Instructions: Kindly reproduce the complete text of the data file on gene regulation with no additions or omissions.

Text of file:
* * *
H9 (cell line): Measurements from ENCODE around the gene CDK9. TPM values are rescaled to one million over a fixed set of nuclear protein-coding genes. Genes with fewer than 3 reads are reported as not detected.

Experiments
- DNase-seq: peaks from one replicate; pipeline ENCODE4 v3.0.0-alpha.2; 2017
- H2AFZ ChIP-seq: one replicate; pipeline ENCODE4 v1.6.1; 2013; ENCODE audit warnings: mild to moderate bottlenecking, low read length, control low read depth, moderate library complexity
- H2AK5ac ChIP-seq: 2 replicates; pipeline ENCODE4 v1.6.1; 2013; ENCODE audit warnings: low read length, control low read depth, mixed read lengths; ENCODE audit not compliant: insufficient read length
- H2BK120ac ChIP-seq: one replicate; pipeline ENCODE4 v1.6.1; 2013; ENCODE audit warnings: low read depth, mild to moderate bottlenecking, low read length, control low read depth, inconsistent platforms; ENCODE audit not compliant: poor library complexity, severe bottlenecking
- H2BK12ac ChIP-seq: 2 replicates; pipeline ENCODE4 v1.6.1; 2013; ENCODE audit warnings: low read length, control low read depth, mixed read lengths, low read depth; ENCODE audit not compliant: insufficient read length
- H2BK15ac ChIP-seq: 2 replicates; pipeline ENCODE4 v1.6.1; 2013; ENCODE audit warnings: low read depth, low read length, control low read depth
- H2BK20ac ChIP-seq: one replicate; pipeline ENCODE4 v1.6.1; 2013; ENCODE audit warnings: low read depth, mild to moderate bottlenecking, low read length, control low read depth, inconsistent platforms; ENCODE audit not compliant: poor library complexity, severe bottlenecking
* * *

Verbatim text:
H9 (cell line): Measurements from ENCODE around the gene CDK9. TPM values are rescaled to one million over a fixed set of nuclear protein-coding genes. Genes with fewer than 3 reads are reported as not detected.

Experiments
- DNase-seq: peaks from one replicate; pipeline ENCODE4 v3.0.0-alpha.2; 2017
- H2AFZ ChIP-seq: one replicate; pipeline ENCODE4 v1.6.1; 2013; ENCODE audit warnings: mild to moderate bottlenecking, low read length, control low read depth, moderate library complexity
- H2AK5ac ChIP-seq: 2 replicates; pipeline ENCODE4 v1.6.1; 2013; ENCODE audit warnings: low read length, control low read depth, mixed read lengths; ENCODE audit not compliant: insufficient read length
- H2BK120ac ChIP-seq: one replicate; pipeline ENCODE4 v1.6.1; 2013; ENCODE audit warnings: low read depth, mild to moderate bottlenecking, low read length, control low read depth, inconsistent platforms; ENCODE audit not compliant: poor library complexity, severe bottlenecking
- H2BK12ac ChIP-seq: 2 replicates; pipeline ENCODE4 v1.6.1; 2013; ENCODE audit warnings: low read length, control low read depth, mixed read lengths, low read depth; ENCODE audit not compliant: insufficient read length
- H2BK15ac ChIP-seq: 2 replicates; pipeline ENCODE4 v1.6.1; 2013; ENCODE audit warnings: low read depth, low read length, control low read depth
- H2BK20ac ChIP-seq: one replicate; pipeline ENCODE4 v1.6.1; 2013; ENCODE audit warnings: low read depth, mild to moderate bottlenecking, low read length, control low read depth, inconsistent platforms; ENCODE audit not compliant: poor library complexity, severe bottlenecking